Sheik is a New Jersey native that grew up in South Carolina, studied music at
Brown University and briefly collaborated with Lisa Loeb as well as the early nineties rock group, His
Boy Elroy. After taking several
years to write his own music, Sheik signed with Atlantic before his 1996 self-titled
debut. That album garnered national attention and included the single “Barely Breathing”, which earned
him a Grammy nomination for best song.
Sheik’s 1998 moody second
release, Humming, was more artistic in nature, keeping some of the pop
sheen of the first album while relying more on string, piano and orchestral
arrangements. The topical nature of
Humming is more pragmatic than the romantic debut, often using
self-deprecation to dramatically make his points on ego and self-pity. His song, “A Body Goes Down”, is a somber, yet wonderful
tribute to the late musician, Jeff Buckley.
Classifying Sheik is a somewhat dicey proposition, particularly after his
third offering, Phantom Moon. The
material on the album could easily be performed at a rock club or a concert hall
(it is perhaps better suited for the latter).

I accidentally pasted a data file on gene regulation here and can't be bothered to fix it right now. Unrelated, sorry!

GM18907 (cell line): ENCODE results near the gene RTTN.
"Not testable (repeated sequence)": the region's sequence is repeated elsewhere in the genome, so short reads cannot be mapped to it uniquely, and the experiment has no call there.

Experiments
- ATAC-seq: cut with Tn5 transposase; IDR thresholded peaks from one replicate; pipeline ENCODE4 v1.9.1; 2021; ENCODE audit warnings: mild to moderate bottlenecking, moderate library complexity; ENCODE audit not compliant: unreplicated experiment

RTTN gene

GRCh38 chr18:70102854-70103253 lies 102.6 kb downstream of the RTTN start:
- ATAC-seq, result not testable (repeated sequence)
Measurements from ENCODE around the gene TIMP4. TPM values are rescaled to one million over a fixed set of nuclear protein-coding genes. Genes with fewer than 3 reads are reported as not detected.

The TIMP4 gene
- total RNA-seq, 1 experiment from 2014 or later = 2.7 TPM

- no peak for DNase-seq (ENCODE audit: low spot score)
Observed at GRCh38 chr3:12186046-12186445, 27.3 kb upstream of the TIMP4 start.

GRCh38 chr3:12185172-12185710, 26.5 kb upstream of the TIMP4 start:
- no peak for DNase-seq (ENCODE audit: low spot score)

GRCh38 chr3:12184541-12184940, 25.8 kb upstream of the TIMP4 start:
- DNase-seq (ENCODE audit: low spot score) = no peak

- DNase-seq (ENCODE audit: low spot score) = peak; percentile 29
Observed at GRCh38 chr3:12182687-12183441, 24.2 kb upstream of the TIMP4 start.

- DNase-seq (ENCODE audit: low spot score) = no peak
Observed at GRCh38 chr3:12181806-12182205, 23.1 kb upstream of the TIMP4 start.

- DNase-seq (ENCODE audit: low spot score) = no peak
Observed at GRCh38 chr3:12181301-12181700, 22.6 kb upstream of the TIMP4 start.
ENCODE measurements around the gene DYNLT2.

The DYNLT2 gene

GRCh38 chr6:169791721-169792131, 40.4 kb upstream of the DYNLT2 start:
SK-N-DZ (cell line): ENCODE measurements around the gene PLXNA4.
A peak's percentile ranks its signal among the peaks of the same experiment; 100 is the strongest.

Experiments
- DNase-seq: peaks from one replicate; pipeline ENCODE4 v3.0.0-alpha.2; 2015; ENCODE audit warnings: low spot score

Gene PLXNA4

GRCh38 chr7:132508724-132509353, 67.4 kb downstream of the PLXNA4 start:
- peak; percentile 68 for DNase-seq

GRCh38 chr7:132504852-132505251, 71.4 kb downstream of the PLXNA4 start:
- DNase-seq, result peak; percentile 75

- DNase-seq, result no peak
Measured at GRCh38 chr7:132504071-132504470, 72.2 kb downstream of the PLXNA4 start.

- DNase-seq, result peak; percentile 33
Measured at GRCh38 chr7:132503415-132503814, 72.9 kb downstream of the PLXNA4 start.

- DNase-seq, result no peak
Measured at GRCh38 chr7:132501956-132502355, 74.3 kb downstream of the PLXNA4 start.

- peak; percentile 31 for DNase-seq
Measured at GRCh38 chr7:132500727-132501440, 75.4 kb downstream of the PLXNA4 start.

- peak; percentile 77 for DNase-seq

Some critics have called
Sheik a modern day Harry Chapin, because of the narrative nature used throughout his songs.
was born when New York playwright Stephen Sater contacted Sheik about turning lyrics from his latest play into a musical album.
After some coaxing, Sheik agreed to take on the daunting project and the
results are no less stunning than his previous efforts.
Using Sater’s lyrics, he is able to put his own distinctive voice to
them with great personal effect. Sheik described the process of composing using another's lyrics as "swimming, rather than falling into the
The music on this album is
primarily acoustical. Once again,
the London Session Orchestra provides sweeping string arrangements on several
tracks while other tracks are sparse, employing only Sheik’s vocals and a solo
guitar or piano. Sheik uses folk
and pop (in its true definition) elements in Phantom Moon, but you will
hear none of these songs on your FM radio.
The album hits stride
early on in tracks 2 - 5 and particularly with the standouts "Mr.
Chess" and "The Winds That Blow". "Mr. Chess"
studies a person that commands attention and respect from both pawns and
queens, that person that has it all together. Even though we too might
"ask to see you, ask to be you, Mr. Chess," we are left with the
subtle impression that being Mr. Chess is not all that it appears. "The Winds
That Blow" exhibits Sheik's fondness for Nick Drake's music (The title Phantom Moon is
a nod to Drake's Pink Moon).
Duncan Sheik is clearly an
artist trying and succeeding handsomely in making music with a personal and
intelligent message. One gets the
feeling that Mr. Sheik fancies himself a lifetime musical artist rather than a
pop superstar. Here’s to hoping
he is correct.